There is some light on the horizon, however. Back in 2015, the Task and Finish Group on Music Services in Wales published 15 recommendations based on the future role of local authority music services. These included setting up a national database of musical instruments so that schools and local authorities could identify gaps in provision and share instruments across borders; developing a national endowment fund to ensure mid to long term investment in music services; funding new instruments across Wales; and holding an instrument amnesty, allowing unwanted instruments to be repaired and redistributed for use in schools and orchestras.
Spearheading these schemes, Kirsty Williams feels that big steps are being made in the right direction. ‘What’s been important to me has been to identify the positive steps Welsh Government can take… and being able to ensure that we have that progression of children who take part in musical activities in school, develop a passion, a talent for it, and how that can be developed further,’ she told the latest evidence meeting of the Culture Committee.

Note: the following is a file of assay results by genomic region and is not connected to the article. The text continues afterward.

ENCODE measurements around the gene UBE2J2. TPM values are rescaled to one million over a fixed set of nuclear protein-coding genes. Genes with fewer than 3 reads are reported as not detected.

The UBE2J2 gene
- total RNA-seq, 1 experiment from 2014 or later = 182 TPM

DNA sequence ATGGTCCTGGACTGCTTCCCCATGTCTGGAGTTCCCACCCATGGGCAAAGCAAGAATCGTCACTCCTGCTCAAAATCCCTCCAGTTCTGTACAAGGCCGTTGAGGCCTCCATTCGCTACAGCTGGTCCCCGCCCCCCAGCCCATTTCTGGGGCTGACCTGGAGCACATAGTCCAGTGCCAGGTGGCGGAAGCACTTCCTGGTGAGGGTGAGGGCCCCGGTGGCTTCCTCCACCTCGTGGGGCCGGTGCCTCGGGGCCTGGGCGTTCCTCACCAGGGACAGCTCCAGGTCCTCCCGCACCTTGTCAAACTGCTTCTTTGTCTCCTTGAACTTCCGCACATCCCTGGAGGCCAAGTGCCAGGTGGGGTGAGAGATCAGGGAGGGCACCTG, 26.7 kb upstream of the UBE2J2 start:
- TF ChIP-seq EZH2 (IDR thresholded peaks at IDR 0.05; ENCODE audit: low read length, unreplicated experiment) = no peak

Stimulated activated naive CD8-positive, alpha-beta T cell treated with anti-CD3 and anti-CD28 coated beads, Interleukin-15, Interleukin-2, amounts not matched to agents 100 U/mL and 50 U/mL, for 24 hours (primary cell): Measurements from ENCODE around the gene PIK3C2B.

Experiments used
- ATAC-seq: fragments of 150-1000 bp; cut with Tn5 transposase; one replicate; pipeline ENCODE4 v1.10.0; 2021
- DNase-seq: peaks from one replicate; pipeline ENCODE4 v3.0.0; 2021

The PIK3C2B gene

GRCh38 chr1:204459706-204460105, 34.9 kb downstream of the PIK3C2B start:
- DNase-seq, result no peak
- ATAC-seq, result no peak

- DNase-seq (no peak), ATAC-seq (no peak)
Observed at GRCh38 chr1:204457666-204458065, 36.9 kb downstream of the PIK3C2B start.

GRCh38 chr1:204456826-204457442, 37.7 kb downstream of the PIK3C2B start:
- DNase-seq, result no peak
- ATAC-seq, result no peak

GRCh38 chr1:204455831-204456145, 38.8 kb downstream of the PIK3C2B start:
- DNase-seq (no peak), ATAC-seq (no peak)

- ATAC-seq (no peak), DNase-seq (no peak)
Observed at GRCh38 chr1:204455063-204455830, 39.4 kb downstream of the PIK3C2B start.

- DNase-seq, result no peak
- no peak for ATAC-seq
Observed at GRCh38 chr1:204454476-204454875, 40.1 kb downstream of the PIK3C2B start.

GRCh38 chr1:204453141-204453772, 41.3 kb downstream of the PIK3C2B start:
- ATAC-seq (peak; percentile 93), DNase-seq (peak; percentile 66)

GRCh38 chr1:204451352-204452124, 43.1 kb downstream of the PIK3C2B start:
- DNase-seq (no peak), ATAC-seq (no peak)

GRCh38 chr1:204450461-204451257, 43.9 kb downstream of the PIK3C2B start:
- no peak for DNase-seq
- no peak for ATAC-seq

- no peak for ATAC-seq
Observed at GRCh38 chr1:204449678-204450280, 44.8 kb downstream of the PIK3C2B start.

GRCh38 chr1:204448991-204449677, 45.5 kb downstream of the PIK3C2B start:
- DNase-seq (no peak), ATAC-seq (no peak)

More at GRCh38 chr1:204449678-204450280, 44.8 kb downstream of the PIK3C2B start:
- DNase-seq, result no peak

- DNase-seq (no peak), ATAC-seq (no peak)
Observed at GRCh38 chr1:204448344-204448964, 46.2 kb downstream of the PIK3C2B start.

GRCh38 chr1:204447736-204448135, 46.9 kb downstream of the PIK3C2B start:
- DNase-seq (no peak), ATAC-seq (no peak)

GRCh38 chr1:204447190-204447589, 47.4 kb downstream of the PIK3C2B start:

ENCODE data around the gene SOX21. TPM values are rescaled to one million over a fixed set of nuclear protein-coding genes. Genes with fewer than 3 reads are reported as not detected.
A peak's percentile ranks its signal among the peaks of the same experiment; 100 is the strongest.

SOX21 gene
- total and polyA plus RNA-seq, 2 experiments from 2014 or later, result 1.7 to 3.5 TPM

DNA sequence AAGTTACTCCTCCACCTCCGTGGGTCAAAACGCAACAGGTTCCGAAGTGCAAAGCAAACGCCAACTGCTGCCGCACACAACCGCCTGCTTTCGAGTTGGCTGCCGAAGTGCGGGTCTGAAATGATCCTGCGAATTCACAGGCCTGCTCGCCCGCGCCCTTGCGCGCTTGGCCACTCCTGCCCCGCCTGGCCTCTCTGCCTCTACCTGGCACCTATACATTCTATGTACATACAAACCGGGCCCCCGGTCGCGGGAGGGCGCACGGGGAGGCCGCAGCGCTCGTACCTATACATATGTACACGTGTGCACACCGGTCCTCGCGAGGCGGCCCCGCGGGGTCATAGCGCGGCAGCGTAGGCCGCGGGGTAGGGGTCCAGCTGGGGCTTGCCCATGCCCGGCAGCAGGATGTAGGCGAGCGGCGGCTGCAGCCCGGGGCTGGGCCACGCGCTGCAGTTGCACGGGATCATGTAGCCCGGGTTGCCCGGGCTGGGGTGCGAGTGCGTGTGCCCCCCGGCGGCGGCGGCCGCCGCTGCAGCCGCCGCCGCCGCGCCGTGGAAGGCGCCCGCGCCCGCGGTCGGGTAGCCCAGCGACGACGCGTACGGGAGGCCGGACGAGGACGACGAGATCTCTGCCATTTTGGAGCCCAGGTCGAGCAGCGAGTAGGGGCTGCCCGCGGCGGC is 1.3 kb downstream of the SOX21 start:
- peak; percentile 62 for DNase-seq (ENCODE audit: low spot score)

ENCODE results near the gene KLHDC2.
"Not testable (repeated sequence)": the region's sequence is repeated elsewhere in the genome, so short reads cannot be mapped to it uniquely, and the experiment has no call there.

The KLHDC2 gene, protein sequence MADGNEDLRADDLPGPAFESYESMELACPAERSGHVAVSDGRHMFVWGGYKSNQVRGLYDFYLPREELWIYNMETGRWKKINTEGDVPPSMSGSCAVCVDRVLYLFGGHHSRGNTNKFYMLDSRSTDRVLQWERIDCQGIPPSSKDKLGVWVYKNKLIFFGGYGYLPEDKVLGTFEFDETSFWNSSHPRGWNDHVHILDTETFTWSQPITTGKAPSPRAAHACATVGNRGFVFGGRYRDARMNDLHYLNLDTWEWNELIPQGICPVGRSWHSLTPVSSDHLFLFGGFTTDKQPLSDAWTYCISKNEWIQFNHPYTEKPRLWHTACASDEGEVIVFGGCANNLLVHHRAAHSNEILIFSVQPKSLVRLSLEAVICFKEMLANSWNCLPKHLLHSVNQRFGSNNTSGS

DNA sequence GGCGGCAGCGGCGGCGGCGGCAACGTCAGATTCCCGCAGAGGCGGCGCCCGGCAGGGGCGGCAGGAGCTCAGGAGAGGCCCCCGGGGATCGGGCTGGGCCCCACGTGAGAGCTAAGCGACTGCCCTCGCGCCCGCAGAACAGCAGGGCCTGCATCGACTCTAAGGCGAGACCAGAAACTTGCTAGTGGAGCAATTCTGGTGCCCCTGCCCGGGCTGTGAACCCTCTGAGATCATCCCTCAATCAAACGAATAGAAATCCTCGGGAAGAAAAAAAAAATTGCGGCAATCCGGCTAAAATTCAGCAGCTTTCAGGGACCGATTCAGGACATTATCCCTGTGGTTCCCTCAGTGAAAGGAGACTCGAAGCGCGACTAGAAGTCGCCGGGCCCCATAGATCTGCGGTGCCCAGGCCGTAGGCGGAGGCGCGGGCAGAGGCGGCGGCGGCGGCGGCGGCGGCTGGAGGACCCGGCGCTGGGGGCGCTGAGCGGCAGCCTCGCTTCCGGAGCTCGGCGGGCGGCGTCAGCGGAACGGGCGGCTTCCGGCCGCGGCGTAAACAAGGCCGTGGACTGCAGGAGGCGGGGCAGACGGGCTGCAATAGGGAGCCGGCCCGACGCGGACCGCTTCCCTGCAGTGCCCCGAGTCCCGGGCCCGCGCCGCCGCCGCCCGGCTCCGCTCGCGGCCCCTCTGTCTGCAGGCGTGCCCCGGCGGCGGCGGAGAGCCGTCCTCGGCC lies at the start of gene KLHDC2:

‘You’ll be aware that we have, firstly, made £220,000 available for the purchase of instruments. That’s £10,000 for each local authority. We’ve also made £280,000 available for the national ensembles. So, that is recompensing the local authorities for their spend in the last financial year, on the condition that they will continue to support this financial year.’